Bladder Cancer in Women

Some people refer to bladder cancer as an "old man's cancer." After all, it is the 4th leading type of cancer in men. However, about 20,000 women are diagnosed with bladder cancer each year.1

While bladder cancer is not among the top 10 most common cancers in women, scientists estimate that more than 19,000 women will be diagnosed with the condition in 2021. Plus, roughly 5,000 women will die from bladder cancer in 2021.1

Differences in bladder cancer diagnosis in women

Even though men are more likely to develop bladder cancer, women usually have a much worse prognosis at the time of diagnosis. Scientists are not exactly sure why women are usually diagnosed after the cancer has progressed. Some possible reasons include:1,2

  • Hormones – Estrogen, one of the 2 main sex hormones in women, might play a role. At first, it might help protect against bladder cancer, but later, it can quicken the tumor's growth.2
  • Confusion about symptoms – Many symptoms of bladder cancer are similar to those of bladder infections. This includes blood in the urine, pain while urinating, increased urination frequency, and urinating at night.
  • Ignoring blood in the urineBlood in the urine can occur during menstruation or menopause. However, this is often the first sign of bladder cancer, yet women may not be alarmed enough to see a doctor.
  • Lack of awareness – Many people still think of bladder cancer as an older man's disease. The average age at diagnosis in men is 73. This lack of awareness may lead women to dismiss their symptoms and concerns.

However, if bladder cancer is present, not seeing a doctor gives the tumor time to continue growing. You should see a doctor if you have blood in the urine that does not go away within a few days. Bladder cancer can affect women of any age and is usually treatable when caught early.3,4

Bladder cancer risk factors in women

Smoking is the biggest risk factor for bladder cancer. Other risk factors for women include:4

  • A family history of bladder cancer;
  • Some types of chemotherapy drugs;
  • Drinking well water contaminated with arsenic;
  • Having chronic urinary tract infections.

You can reduce your risk of developing bladder cancer by quitting smoking and limiting exposure to manufacturing chemicals.5

Your own best advocate: YOU

Cancer is scary. When first told you have cancer, you will likely feel overwhelmed. Your emotions might jump from upset to panic to anger to depression. And, you can go through these emotions in a matter of minutes. Give yourself time to process the feelings and work through them. Once you do, be ready to start your journey against bladder cancer. Here are some ways you can advocate for yourself along the way:6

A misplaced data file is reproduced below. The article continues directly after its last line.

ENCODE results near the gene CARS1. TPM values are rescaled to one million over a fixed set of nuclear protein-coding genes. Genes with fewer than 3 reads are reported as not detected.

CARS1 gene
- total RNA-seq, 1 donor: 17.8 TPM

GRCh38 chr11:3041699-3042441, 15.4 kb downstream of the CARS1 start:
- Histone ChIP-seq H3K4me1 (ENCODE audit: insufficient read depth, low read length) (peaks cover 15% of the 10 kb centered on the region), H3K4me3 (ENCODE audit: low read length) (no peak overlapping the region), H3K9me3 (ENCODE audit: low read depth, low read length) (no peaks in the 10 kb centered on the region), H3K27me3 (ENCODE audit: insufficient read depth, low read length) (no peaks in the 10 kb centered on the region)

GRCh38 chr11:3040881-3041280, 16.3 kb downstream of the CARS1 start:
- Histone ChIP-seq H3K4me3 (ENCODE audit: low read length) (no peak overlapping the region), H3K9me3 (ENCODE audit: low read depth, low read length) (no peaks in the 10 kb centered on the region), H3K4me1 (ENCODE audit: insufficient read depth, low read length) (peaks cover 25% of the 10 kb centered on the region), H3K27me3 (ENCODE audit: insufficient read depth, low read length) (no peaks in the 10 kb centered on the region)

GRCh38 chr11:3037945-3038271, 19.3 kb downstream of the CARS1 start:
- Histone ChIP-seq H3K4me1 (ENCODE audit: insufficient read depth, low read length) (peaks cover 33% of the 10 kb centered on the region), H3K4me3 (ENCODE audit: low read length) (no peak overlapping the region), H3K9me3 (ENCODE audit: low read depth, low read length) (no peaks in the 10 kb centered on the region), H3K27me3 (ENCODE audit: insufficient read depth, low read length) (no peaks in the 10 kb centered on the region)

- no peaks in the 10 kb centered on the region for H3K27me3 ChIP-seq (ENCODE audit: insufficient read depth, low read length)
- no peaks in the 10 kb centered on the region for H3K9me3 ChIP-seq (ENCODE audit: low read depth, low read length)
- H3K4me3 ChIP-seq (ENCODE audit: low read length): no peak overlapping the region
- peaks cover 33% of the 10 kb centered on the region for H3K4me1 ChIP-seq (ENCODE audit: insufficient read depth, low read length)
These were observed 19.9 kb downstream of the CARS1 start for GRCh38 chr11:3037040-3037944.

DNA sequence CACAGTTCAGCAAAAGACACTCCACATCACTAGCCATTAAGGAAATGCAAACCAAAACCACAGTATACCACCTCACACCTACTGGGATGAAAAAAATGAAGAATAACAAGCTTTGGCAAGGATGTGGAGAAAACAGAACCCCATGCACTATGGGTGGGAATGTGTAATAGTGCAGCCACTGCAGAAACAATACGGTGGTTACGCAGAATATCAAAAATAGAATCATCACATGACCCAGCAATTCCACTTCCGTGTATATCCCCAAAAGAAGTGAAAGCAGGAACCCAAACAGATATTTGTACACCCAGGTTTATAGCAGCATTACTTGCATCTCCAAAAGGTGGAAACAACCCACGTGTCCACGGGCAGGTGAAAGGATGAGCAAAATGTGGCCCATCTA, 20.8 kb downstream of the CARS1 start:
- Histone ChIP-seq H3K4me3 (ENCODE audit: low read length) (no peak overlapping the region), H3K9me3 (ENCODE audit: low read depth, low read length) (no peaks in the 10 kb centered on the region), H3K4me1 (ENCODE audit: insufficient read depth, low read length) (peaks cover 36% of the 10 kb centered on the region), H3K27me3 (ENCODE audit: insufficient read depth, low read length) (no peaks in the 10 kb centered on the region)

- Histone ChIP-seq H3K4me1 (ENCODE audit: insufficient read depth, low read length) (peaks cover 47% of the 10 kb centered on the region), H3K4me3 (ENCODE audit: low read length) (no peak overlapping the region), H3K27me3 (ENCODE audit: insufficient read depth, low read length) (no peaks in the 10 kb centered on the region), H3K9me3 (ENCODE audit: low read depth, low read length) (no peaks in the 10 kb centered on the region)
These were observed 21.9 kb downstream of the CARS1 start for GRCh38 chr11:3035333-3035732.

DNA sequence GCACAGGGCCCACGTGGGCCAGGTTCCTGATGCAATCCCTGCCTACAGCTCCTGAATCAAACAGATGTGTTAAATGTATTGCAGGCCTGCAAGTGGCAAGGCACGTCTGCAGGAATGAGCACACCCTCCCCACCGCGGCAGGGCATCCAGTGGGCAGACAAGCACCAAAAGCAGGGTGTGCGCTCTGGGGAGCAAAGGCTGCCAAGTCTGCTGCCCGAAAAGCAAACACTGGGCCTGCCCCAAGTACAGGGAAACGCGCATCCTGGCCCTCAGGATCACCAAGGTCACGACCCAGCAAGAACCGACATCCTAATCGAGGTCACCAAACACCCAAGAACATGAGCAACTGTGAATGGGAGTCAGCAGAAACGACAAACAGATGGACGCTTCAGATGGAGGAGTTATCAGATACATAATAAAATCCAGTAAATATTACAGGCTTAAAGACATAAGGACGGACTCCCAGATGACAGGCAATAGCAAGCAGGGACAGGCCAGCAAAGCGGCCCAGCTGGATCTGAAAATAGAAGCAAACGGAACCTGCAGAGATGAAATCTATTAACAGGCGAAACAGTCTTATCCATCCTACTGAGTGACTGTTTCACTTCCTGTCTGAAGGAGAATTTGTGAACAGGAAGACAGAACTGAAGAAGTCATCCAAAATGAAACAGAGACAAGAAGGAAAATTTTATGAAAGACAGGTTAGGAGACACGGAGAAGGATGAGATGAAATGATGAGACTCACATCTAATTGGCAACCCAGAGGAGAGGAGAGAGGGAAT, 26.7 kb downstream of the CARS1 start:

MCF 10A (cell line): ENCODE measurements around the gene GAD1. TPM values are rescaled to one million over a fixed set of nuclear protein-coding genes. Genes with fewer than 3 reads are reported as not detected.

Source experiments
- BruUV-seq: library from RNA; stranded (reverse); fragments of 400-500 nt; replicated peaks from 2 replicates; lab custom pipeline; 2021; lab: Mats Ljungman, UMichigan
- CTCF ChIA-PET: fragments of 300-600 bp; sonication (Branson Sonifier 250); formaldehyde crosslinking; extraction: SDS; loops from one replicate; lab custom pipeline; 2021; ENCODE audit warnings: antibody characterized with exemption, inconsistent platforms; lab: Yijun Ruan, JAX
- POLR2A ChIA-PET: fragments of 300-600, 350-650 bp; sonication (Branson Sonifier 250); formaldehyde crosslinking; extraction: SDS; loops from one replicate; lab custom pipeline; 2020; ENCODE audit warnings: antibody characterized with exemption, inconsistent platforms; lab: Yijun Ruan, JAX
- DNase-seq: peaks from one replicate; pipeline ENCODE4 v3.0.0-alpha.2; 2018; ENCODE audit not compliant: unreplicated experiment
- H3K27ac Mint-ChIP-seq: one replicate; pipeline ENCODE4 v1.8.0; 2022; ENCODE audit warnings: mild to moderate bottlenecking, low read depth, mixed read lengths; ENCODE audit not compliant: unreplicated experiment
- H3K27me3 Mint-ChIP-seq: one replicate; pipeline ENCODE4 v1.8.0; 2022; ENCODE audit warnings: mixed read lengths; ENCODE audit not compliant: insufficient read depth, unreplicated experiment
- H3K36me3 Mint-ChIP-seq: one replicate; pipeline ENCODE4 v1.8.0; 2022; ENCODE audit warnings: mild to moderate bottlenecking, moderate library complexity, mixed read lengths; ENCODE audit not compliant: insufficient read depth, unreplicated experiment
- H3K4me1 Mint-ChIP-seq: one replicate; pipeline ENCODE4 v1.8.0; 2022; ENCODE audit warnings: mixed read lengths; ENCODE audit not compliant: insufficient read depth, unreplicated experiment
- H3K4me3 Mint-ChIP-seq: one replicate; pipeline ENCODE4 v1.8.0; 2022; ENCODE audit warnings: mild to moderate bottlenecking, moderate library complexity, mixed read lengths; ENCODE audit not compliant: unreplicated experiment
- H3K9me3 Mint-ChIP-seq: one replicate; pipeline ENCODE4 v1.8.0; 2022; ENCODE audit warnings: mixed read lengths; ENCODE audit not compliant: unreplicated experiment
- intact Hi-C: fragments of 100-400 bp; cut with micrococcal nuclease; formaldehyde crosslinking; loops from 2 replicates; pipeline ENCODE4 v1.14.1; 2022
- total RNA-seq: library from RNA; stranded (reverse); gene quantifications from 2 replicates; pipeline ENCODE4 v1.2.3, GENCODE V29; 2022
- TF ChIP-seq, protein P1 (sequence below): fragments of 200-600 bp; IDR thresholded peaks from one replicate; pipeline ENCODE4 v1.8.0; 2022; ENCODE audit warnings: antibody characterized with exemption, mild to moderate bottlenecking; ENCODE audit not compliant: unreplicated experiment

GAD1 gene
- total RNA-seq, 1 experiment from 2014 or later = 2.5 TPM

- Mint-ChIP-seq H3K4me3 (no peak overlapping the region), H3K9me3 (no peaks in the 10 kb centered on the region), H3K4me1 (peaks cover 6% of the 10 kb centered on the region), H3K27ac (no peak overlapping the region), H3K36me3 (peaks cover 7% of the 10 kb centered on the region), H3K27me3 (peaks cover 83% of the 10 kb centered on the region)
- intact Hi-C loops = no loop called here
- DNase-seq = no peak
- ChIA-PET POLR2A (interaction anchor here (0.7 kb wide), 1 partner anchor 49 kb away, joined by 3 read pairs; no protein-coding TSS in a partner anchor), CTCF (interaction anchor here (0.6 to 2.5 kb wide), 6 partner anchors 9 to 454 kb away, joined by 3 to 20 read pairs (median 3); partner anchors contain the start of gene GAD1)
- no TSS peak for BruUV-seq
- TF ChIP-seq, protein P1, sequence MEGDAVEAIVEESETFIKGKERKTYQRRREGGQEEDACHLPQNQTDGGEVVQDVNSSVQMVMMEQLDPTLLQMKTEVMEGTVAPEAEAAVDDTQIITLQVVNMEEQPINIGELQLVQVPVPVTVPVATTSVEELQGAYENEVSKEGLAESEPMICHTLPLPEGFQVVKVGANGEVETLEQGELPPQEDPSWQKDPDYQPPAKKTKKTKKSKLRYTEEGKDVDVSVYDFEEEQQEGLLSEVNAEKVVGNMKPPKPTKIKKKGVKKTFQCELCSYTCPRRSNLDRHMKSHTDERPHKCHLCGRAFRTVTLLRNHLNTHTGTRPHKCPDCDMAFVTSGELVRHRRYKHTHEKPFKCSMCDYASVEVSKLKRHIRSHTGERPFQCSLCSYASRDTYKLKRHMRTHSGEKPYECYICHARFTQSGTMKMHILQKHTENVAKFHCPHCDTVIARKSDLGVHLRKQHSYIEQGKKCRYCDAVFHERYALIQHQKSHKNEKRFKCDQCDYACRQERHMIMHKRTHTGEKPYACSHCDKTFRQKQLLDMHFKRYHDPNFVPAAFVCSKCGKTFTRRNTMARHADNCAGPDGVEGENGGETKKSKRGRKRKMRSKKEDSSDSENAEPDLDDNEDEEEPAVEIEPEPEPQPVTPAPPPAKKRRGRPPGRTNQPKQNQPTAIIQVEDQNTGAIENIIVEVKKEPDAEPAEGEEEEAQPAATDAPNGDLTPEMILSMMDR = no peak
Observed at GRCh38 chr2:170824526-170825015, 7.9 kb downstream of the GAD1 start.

Learn about your illness. Talk to your doctor and ask questions. Learn as much as you can through reputable websites, books, medical libraries, and support organizations.

Request a referral to a specialist. A urologist might not be the best type of doctor to treat bladder cancer. Instead, look for a urologic oncologist who can order tests and recommend treatments. Treatments include chemotherapy, radiation therapy, immunotherapy, and surgery. Surgery can involve removing a portion of or all of your bladder.

Bring a trusted friend or relative with you to appointments. Dealing with a serious diagnosis like bladder cancer can be overwhelming, and you could forget what the doctor said after your appointment. A second person can help by taking notes and then remind you of important information later.

Research different treatments for bladder cancer. Listen carefully to the treatment options your doctor presents. Ask questions. Discuss the pros and cons of each and potential side effects. Discuss your choices and decision with your family.

Take advantage of resources. There are many resources available to people going through cancer treatment. Some organizations clean your house once a month, others might bring you meals, and some might provide transportation to medical visits. Do not feel embarrassed asking for help. The people who run these organizations have often recovered from cancer themselves and know what you are going through. They are not there to embarrass you – they are there to help.

Practice kindness and patience

Be gentle and forgiving with yourself. Some people with cancer feel guilty that they cannot care for their families. However, you might need to let others care for you during your cancer treatment. Remember, you are not alone on this journey. Tell us about your experience in the comments below, or share your story with the community.

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